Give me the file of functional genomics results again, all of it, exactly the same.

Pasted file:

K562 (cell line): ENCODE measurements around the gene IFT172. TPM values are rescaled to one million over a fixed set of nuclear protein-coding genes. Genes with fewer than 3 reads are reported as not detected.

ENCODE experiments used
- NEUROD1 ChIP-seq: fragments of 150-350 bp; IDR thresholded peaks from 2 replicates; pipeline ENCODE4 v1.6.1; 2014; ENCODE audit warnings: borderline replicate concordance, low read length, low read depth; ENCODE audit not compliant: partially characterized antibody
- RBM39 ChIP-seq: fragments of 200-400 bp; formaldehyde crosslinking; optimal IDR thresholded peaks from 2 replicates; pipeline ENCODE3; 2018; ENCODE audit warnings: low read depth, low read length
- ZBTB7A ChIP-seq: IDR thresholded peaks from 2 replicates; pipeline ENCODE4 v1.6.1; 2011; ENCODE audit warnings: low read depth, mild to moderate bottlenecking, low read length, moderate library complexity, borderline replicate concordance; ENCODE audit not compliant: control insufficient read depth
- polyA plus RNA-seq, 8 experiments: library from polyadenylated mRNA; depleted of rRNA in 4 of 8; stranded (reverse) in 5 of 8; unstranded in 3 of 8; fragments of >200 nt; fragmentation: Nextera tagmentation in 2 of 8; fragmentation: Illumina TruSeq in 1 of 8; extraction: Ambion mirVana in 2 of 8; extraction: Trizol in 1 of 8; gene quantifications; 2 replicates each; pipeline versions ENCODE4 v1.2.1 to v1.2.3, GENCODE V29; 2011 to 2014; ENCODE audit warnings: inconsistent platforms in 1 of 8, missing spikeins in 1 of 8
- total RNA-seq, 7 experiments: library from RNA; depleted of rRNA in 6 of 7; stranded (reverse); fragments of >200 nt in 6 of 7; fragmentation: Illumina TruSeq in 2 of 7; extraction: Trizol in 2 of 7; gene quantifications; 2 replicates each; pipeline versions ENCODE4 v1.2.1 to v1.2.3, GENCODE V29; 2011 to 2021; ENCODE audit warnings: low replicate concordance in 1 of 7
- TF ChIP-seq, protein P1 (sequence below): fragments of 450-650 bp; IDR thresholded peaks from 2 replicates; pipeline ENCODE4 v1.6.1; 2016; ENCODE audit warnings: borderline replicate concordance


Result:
K562 (cell line): ENCODE measurements around the gene IFT172. TPM values are rescaled to one million over a fixed set of nuclear protein-coding genes. Genes with fewer than 3 reads are reported as not detected.

ENCODE experiments used
- NEUROD1 ChIP-seq: fragments of 150-350 bp; IDR thresholded peaks from 2 replicates; pipeline ENCODE4 v1.6.1; 2014; ENCODE audit warnings: borderline replicate concordance, low read length, low read depth; ENCODE audit not compliant: partially characterized antibody
- RBM39 ChIP-seq: fragments of 200-400 bp; formaldehyde crosslinking; optimal IDR thresholded peaks from 2 replicates; pipeline ENCODE3; 2018; ENCODE audit warnings: low read depth, low read length
- ZBTB7A ChIP-seq: IDR thresholded peaks from 2 replicates; pipeline ENCODE4 v1.6.1; 2011; ENCODE audit warnings: low read depth, mild to moderate bottlenecking, low read length, moderate library complexity, borderline replicate concordance; ENCODE audit not compliant: control insufficient read depth
- polyA plus RNA-seq, 8 experiments: library from polyadenylated mRNA; depleted of rRNA in 4 of 8; stranded (reverse) in 5 of 8; unstranded in 3 of 8; fragments of >200 nt; fragmentation: Nextera tagmentation in 2 of 8; fragmentation: Illumina TruSeq in 1 of 8; extraction: Ambion mirVana in 2 of 8; extraction: Trizol in 1 of 8; gene quantifications; 2 replicates each; pipeline versions ENCODE4 v1.2.1 to v1.2.3, GENCODE V29; 2011 to 2014; ENCODE audit warnings: inconsistent platforms in 1 of 8, missing spikeins in 1 of 8
- total RNA-seq, 7 experiments: library from RNA; depleted of rRNA in 6 of 7; stranded (reverse); fragments of >200 nt in 6 of 7; fragmentation: Illumina TruSeq in 2 of 7; extraction: Trizol in 2 of 7; gene quantifications; 2 replicates each; pipeline versions ENCODE4 v1.2.1 to v1.2.3, GENCODE V29; 2011 to 2021; ENCODE audit warnings: low replicate concordance in 1 of 7
- TF ChIP-seq, protein P1 (sequence below): fragments of 450-650 bp; IDR thresholded peaks from 2 replicates; pipeline ENCODE4 v1.6.1; 2016; ENCODE audit warnings: borderline replicate concordance